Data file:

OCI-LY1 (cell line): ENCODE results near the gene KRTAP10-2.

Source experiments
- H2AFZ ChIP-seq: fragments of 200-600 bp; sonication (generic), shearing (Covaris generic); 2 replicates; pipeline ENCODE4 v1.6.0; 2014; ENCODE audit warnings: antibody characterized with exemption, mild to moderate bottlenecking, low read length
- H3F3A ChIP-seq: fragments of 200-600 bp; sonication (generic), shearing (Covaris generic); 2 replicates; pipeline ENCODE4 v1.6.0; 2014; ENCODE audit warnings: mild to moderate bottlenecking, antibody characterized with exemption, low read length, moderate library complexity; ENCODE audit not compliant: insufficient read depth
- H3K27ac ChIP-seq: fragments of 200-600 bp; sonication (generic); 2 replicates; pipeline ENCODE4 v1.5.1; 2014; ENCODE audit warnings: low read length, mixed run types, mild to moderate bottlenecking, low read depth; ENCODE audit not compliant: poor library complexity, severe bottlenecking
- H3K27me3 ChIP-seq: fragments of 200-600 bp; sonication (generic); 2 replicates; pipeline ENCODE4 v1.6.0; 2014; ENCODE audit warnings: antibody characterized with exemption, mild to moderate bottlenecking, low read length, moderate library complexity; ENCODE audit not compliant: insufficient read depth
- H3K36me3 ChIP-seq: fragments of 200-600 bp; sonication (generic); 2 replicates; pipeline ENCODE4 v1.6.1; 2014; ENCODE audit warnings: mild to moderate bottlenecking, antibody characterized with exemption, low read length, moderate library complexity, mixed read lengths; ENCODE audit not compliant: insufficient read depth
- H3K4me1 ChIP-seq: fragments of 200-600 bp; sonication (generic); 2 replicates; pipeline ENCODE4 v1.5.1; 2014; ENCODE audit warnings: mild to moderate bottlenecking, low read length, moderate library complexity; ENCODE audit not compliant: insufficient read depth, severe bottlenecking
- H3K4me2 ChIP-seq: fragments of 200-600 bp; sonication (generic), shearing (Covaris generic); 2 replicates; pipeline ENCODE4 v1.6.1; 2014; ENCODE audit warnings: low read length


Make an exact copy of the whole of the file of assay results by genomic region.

OCI-LY1 (cell line): ENCODE results near the gene KRTAP10-2.

Source experiments
- H2AFZ ChIP-seq: fragments of 200-600 bp; sonication (generic), shearing (Covaris generic); 2 replicates; pipeline ENCODE4 v1.6.0; 2014; ENCODE audit warnings: antibody characterized with exemption, mild to moderate bottlenecking, low read length
- H3F3A ChIP-seq: fragments of 200-600 bp; sonication (generic), shearing (Covaris generic); 2 replicates; pipeline ENCODE4 v1.6.0; 2014; ENCODE audit warnings: mild to moderate bottlenecking, antibody characterized with exemption, low read length, moderate library complexity; ENCODE audit not compliant: insufficient read depth
- H3K27ac ChIP-seq: fragments of 200-600 bp; sonication (generic); 2 replicates; pipeline ENCODE4 v1.5.1; 2014; ENCODE audit warnings: low read length, mixed run types, mild to moderate bottlenecking, low read depth; ENCODE audit not compliant: poor library complexity, severe bottlenecking
- H3K27me3 ChIP-seq: fragments of 200-600 bp; sonication (generic); 2 replicates; pipeline ENCODE4 v1.6.0; 2014; ENCODE audit warnings: antibody characterized with exemption, mild to moderate bottlenecking, low read length, moderate library complexity; ENCODE audit not compliant: insufficient read depth
- H3K36me3 ChIP-seq: fragments of 200-600 bp; sonication (generic); 2 replicates; pipeline ENCODE4 v1.6.1; 2014; ENCODE audit warnings: mild to moderate bottlenecking, antibody characterized with exemption, low read length, moderate library complexity, mixed read lengths; ENCODE audit not compliant: insufficient read depth
- H3K4me1 ChIP-seq: fragments of 200-600 bp; sonication (generic); 2 replicates; pipeline ENCODE4 v1.5.1; 2014; ENCODE audit warnings: mild to moderate bottlenecking, low read length, moderate library complexity; ENCODE audit not compliant: insufficient read depth, severe bottlenecking
- H3K4me2 ChIP-seq: fragments of 200-600 bp; sonication (generic), shearing (Covaris generic); 2 replicates; pipeline ENCODE4 v1.6.1; 2014; ENCODE audit warnings: low read length